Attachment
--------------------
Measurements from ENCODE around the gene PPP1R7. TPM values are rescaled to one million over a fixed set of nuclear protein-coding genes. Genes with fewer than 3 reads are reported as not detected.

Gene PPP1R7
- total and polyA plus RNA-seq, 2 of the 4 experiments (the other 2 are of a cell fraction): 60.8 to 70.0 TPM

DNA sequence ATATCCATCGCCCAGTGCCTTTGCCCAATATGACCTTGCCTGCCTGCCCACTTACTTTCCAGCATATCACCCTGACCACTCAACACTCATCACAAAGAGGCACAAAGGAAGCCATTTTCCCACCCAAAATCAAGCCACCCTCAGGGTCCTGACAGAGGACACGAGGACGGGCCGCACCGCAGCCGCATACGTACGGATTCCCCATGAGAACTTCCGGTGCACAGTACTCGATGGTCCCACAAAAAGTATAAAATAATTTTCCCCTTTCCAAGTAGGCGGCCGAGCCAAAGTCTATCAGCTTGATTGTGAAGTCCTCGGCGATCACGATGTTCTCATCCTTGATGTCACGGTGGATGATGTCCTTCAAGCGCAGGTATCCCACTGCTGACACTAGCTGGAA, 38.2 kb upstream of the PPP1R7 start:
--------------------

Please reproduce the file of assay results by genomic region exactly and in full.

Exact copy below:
Measurements from ENCODE around the gene PPP1R7. TPM values are rescaled to one million over a fixed set of nuclear protein-coding genes. Genes with fewer than 3 reads are reported as not detected.

Gene PPP1R7
- total and polyA plus RNA-seq, 2 of the 4 experiments (the other 2 are of a cell fraction): 60.8 to 70.0 TPM

DNA sequence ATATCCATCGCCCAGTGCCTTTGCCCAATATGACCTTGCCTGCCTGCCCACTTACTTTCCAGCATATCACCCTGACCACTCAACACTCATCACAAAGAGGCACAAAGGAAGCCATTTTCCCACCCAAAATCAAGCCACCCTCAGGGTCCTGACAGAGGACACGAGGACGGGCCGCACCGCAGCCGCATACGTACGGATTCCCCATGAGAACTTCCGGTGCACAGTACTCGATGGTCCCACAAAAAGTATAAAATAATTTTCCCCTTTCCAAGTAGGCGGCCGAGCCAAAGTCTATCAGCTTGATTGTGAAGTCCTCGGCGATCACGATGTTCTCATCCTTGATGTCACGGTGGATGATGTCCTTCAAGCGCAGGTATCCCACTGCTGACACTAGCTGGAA, 38.2 kb upstream of the PPP1R7 start: